Issam Rafea, Conductor (2016) by Adrian Nastase14-18 NOW

As a result of the on-going conflict, many members of the Orchestra have been forced to leave their country.

A REMARKABLE JOURNEY: Reuniting the Orchestra of Syrian Musicians14-18 NOW

The Orchestra of Syrian Musicians Performance (2016) by 14-18 NOW14-18 NOW

Paul Weller - Wild Wood (feat. the Orchestra of Syrian Musicians)14-18 NOW

The Orchestra of Syrian Musicians Performance (2016) by 14-18 NOW14-18 NOW

Artists from Britain and Syria were joined by performers from Algeria, Lebanon, Mali, Mauritania, Senegal, Tunisia and the United States at Southbank Centre.

Damon Albarn & The Orchestra of Syrian Musicians (2016) by 14-18 NOW14-18 NOW

Damon Albarn - Out of Time (feat. The Orchestra of Syrian Musicians)14-18 NOW

End of Empire (2016) by John Phillips14-18 NOW

End of Empire

Yinka Shonibare MBE

Yinka Shonibare 'End of Empire' 2016, From the collection of: 14-18 NOW
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Yinka Shonibare MBE (2016) by John Phillips14-18 NOW

Yinka Shonibare MBE, one of the leading artists working in the UK, explored how new alliances forged in the First World War changed British society and continue to affect us today.

End of Empire, John Phillips, 2016, From the collection of: 14-18 NOW
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End of Empire, John Phillips, 2016, From the collection of: 14-18 NOW
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A metaphor for dialogue, balance and conflict, the entire work pivoted almost imperceptibly in the gallery space, symbolising the possibility of compromise and resolution between two opposing forces.

14-18 NOW: End of Empire - Yinka Shonibare, MBE14-18 NOW

End of Empire, Stephen White, 2016, From the collection of: 14-18 NOW
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End of Empire figure, John Phillips, 2016, From the collection of: 14-18 NOW
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Yinka Shonibare MBE – 'I'm the Rebel Within' | TateShots14-18 NOW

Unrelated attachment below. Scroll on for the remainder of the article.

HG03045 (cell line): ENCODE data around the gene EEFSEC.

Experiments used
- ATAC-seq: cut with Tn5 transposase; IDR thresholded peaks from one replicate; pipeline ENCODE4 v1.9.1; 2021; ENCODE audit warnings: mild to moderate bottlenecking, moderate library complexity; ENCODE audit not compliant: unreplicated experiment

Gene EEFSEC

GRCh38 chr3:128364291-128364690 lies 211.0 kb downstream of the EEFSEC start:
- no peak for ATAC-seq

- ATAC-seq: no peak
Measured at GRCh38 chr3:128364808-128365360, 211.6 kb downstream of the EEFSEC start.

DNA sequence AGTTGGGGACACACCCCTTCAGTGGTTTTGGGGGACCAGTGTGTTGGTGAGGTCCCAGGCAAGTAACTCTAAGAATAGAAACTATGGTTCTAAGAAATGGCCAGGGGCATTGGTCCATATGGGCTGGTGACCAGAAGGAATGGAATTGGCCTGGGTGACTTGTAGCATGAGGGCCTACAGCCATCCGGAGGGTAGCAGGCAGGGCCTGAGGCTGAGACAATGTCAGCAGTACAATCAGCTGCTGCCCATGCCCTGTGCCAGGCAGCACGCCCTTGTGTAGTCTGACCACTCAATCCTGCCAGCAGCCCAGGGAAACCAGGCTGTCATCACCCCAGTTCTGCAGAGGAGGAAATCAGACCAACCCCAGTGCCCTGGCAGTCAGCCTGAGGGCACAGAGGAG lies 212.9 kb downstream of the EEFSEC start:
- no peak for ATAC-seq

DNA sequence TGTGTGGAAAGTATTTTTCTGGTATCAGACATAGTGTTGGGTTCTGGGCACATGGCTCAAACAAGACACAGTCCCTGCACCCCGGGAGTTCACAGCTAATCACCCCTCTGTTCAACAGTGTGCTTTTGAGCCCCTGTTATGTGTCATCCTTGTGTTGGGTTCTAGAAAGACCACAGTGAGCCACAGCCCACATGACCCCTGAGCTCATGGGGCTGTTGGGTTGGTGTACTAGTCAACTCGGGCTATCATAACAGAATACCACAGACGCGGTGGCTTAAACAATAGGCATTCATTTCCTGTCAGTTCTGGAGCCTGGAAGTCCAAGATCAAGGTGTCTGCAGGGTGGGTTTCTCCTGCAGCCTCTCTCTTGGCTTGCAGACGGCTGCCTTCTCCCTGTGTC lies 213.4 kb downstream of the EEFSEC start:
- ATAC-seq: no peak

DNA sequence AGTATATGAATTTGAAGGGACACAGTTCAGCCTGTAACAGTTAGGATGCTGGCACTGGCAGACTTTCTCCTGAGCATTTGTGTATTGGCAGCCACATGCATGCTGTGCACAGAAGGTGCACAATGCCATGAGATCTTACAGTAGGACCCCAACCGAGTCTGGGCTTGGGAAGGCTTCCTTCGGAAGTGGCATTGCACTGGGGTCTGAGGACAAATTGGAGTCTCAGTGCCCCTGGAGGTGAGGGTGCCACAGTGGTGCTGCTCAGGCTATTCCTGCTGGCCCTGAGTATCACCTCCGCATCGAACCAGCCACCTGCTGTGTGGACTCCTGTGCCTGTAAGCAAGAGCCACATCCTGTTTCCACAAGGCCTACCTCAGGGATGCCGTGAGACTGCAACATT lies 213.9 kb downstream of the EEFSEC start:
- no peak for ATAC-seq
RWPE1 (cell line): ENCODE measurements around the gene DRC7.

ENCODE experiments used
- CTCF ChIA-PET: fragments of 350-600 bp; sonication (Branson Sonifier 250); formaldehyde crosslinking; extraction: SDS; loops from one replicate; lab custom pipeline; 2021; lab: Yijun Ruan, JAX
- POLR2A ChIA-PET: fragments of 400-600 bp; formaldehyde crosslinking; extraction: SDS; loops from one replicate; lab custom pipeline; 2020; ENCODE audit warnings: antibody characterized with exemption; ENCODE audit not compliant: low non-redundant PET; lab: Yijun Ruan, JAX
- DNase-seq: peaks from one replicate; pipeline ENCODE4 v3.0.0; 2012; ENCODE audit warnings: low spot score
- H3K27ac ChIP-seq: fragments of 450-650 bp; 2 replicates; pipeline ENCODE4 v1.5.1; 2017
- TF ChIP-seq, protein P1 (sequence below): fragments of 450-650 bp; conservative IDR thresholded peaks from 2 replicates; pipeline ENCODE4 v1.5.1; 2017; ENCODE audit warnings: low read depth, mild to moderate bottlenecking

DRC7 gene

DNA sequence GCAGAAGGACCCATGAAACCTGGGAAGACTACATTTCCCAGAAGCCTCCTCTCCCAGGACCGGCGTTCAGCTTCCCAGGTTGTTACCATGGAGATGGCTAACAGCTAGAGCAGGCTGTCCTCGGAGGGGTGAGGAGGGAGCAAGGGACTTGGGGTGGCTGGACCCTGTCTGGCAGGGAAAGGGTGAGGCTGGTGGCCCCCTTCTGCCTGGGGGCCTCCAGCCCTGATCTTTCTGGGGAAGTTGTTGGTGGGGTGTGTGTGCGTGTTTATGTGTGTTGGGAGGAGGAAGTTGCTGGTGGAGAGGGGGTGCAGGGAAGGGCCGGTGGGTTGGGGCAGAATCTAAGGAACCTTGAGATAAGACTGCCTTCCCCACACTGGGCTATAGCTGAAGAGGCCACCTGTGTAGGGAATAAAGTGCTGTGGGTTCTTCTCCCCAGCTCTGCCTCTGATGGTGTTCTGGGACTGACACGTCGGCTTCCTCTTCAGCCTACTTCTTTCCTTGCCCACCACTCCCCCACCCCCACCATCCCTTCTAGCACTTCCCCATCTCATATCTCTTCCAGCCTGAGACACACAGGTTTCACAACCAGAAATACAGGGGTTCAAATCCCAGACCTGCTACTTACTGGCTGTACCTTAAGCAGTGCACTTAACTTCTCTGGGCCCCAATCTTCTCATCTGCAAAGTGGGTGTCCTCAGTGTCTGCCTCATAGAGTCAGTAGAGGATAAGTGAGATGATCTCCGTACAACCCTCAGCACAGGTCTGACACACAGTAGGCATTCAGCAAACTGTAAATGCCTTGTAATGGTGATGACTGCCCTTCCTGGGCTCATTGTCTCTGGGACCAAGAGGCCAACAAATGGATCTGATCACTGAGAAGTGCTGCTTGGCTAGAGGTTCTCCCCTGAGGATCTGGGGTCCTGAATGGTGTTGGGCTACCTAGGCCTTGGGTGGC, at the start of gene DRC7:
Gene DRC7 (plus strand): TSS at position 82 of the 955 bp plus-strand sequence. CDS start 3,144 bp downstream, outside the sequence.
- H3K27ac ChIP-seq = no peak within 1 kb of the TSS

The British Library, Jonathan Bassett, 2016, From the collection of: 14-18 NOW
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How has immigration contributed to British culture? How have immigrants shaped what it means to be British? These are some of the questions Shonibare asks in The British Library, a sculptural work presented alongside End of Empire.

The British Library, Jonathan Bassett, 2016, From the collection of: 14-18 NOW
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The British Library, Jonathan Bassett, 2016, From the collection of: 14-18 NOW
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Shelves of books, many bearing the name of an immigrant who has enriched our society, reminded us that the displacement of communities by global war has consequences that inform our lives and attitudes today.

End of Empire - Yinka Shonibare MBE in conversation with Kirsty Lang14-18 NOW

Credits: Story

14-18 NOW is a five-year programme of extraordinary arts experiences connecting people with the First World War. Working with arts and heritage partners all across the UK, we commission new artworks from leading contemporary artists, musicians, designers and performers, inspired by the period 1914-18.

Credits: All media
The story featured may in some cases have been created by an independent third party and may not always represent the views of the institutions, listed below, who have supplied the content.